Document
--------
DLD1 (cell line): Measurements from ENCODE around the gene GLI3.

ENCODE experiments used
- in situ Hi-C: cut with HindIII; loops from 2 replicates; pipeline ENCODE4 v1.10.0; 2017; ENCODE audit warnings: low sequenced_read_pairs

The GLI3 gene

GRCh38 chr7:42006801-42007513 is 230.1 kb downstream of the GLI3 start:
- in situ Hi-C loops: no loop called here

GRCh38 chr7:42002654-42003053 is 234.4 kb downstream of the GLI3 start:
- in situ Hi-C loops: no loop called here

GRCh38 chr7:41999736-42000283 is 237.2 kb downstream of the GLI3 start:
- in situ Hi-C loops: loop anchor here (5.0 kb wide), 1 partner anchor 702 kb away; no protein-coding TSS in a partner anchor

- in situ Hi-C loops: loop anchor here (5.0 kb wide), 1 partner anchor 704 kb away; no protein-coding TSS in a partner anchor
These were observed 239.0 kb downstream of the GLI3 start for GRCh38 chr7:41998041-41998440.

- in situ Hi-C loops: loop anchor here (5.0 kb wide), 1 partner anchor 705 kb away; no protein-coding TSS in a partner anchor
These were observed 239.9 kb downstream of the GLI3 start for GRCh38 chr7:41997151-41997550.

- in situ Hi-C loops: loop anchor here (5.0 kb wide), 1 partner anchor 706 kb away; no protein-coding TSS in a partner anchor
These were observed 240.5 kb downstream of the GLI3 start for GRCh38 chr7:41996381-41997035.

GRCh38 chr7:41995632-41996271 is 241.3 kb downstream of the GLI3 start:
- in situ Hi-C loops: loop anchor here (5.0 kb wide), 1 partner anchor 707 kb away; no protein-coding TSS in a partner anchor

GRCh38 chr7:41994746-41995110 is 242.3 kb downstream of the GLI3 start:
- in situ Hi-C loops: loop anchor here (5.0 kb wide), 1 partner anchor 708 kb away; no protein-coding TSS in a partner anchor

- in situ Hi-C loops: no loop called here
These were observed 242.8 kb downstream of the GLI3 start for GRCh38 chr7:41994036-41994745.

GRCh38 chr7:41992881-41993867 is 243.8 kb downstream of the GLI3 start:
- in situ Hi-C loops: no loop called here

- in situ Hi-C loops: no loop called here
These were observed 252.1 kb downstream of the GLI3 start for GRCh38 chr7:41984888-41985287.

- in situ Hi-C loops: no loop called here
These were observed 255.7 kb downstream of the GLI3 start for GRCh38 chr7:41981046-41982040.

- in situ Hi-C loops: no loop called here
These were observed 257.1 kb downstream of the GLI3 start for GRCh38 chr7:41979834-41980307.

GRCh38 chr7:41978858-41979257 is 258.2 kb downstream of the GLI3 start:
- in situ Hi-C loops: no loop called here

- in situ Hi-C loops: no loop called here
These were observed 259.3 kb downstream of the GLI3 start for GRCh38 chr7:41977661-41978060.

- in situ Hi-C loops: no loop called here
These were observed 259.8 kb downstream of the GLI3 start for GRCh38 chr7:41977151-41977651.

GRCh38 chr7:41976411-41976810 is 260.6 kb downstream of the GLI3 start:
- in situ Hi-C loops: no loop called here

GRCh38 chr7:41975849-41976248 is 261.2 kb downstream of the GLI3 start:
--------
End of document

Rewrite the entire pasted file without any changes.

DLD1 (cell line): Measurements from ENCODE around the gene GLI3.

ENCODE experiments used
- in situ Hi-C: cut with HindIII; loops from 2 replicates; pipeline ENCODE4 v1.10.0; 2017; ENCODE audit warnings: low sequenced_read_pairs

The GLI3 gene

GRCh38 chr7:42006801-42007513 is 230.1 kb downstream of the GLI3 start:
- in situ Hi-C loops: no loop called here

GRCh38 chr7:42002654-42003053 is 234.4 kb downstream of the GLI3 start:
- in situ Hi-C loops: no loop called here

GRCh38 chr7:41999736-42000283 is 237.2 kb downstream of the GLI3 start:
- in situ Hi-C loops: loop anchor here (5.0 kb wide), 1 partner anchor 702 kb away; no protein-coding TSS in a partner anchor

- in situ Hi-C loops: loop anchor here (5.0 kb wide), 1 partner anchor 704 kb away; no protein-coding TSS in a partner anchor
These were observed 239.0 kb downstream of the GLI3 start for GRCh38 chr7:41998041-41998440.

- in situ Hi-C loops: loop anchor here (5.0 kb wide), 1 partner anchor 705 kb away; no protein-coding TSS in a partner anchor
These were observed 239.9 kb downstream of the GLI3 start for GRCh38 chr7:41997151-41997550.

- in situ Hi-C loops: loop anchor here (5.0 kb wide), 1 partner anchor 706 kb away; no protein-coding TSS in a partner anchor
These were observed 240.5 kb downstream of the GLI3 start for GRCh38 chr7:41996381-41997035.

GRCh38 chr7:41995632-41996271 is 241.3 kb downstream of the GLI3 start:
- in situ Hi-C loops: loop anchor here (5.0 kb wide), 1 partner anchor 707 kb away; no protein-coding TSS in a partner anchor

GRCh38 chr7:41994746-41995110 is 242.3 kb downstream of the GLI3 start:
- in situ Hi-C loops: loop anchor here (5.0 kb wide), 1 partner anchor 708 kb away; no protein-coding TSS in a partner anchor

- in situ Hi-C loops: no loop called here
These were observed 242.8 kb downstream of the GLI3 start for GRCh38 chr7:41994036-41994745.

GRCh38 chr7:41992881-41993867 is 243.8 kb downstream of the GLI3 start:
- in situ Hi-C loops: no loop called here

- in situ Hi-C loops: no loop called here
These were observed 252.1 kb downstream of the GLI3 start for GRCh38 chr7:41984888-41985287.

- in situ Hi-C loops: no loop called here
These were observed 255.7 kb downstream of the GLI3 start for GRCh38 chr7:41981046-41982040.

- in situ Hi-C loops: no loop called here
These were observed 257.1 kb downstream of the GLI3 start for GRCh38 chr7:41979834-41980307.

GRCh38 chr7:41978858-41979257 is 258.2 kb downstream of the GLI3 start:
- in situ Hi-C loops: no loop called here

- in situ Hi-C loops: no loop called here
These were observed 259.3 kb downstream of the GLI3 start for GRCh38 chr7:41977661-41978060.

- in situ Hi-C loops: no loop called here
These were observed 259.8 kb downstream of the GLI3 start for GRCh38 chr7:41977151-41977651.

GRCh38 chr7:41976411-41976810 is 260.6 kb downstream of the GLI3 start:
- in situ Hi-C loops: no loop called here

GRCh38 chr7:41975849-41976248 is 261.2 kb downstream of the GLI3 start: